This is what always killed me.  As I mentioned before, the last thing I wanted to do after exercising was to replenish calories I had just worked so hard to burn.  One of the best things I’ve learned when it comes to exercise and nutrition is this:  nourishing your muscles after you have just broken them down during exercise is the fastest way to build them back up.  And how do we nourish our muscles?  I talked all about it in the Eat Smarter, Not Harder post?  Protein.  And even better than regular old protein from chicken or eggs is – you guessed it – instantly metabolized protein (a.k.a. protein drinks.)  So it turns out that all of those body builders at the gym aren’t morons after all!  They are simply working with the science of nutrition and exercise.  Immediate nourishment for fatigued muscles not only repairs them more quickly, it enables them to accelerate their calorie-burning potential for up to 38 hours after exercising!  This process is called EPOC   (Exercise Post Oxygen Consumption) and is available to utilize within 45-60 minutes after exercise.  Simply look for a protein source (protein shakes are ideal) with approximately 15 grams of protein, 20-30 grams of carbs, less than 6 grams of fat, and under 200 calories.

To make a shake after you workout, you’ll want to take a blender bottle and a scoop of protein powder in a little sandwich bag with you to the gym. (I love the chocolate Isagenix mixed with Isa Greens. Click here to go to my Isagenix website. The chocolate shake I use is the first of the recommended products on the page.) Fill your blender bottle with water, and add the powder.  You’ll have to experiment with the ratio of water to protein powder that tastes best to you.  Some have reported that these protein drinks can be an acquired taste.  Be open to trying different brands until you find one that works for you.  (The Berry Smoothie and Mango Smoothie are some great recipes that incorporate protein powder, taste great, and helps you take advantage of EPOC.)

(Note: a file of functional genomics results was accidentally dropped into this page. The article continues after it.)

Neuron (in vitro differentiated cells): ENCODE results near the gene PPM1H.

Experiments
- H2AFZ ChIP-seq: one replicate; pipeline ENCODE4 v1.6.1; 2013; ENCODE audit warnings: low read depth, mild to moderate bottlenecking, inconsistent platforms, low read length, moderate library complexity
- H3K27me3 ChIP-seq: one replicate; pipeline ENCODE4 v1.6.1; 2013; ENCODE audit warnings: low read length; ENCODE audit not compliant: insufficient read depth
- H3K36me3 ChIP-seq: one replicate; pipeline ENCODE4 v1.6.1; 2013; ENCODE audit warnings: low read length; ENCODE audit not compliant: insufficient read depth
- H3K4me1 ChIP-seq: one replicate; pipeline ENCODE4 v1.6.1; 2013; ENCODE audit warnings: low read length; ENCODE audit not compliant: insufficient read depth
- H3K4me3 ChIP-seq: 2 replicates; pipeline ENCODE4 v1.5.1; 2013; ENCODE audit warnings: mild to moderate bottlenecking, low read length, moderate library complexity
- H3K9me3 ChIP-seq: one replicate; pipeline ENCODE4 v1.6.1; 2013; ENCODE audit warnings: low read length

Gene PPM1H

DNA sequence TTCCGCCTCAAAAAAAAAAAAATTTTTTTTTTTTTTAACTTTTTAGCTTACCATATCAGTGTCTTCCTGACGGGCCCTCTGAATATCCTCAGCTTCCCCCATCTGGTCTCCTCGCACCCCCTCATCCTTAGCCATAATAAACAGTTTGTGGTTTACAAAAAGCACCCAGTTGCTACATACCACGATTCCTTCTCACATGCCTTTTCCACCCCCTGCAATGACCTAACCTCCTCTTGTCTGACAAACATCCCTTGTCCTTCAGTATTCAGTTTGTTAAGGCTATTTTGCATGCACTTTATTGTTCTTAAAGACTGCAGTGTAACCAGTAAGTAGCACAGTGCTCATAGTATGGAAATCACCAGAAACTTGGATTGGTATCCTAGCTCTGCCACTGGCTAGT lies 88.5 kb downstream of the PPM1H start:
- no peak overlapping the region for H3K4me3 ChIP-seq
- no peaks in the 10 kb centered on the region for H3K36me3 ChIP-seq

During Your Workout

If you are training for an event or find that you like to do longer workouts, you’ll want to supplement your pre and post workout nutrition with something during exercise.  As I am an advocate for moderate exercise, I can only suggest that you do your own research on the best products to enhance and sustain prolonged exercise.

The good news here is you can get some crazy good results with just a few simple steps. Isa Pro before a workout, and an Isagenix or other protein shake after will make all of the difference. What is so exciting to me is how many great ways there are to exercise, regardless of where you fall on the exercise spectrum.  Maybe it’s time for you to incorporate weight training, perhaps you can be more creative and strategic with your cardio exercise, or it could be time for you to consider pre and post exercise nutrition.  The great news is, whatever step you choose to take, you’ll be on your way to living Your Best Life.

Comments

  1. Marci says

    For the pre work out Shake you only do two tablespoons ? Thank you. Trying to get past this plateau and apparently I’ve been doing it all wrong

    • Jenny Layton says

      Hi Marci. First of all, congrats on reaching a plateau! On one hand, a plateau is really frustrating, but from another perspective, it also means you’ve made a lot of hard-earned progress! So I’m happy for how far you’ve come. Regarding your question – yes, I do only two tablespoons. But my workouts are 45-60 minutes, and I also exercise first thing in the morning. My body doesn’t have time to digest a lot before I start my 5:30 am workout. So if you are exercising later in the day, or if you are working out for longer times, your body might require more. Reach out to me via email at [email protected] if you want to chat about your specific circumstance. Hope that helps! 🙂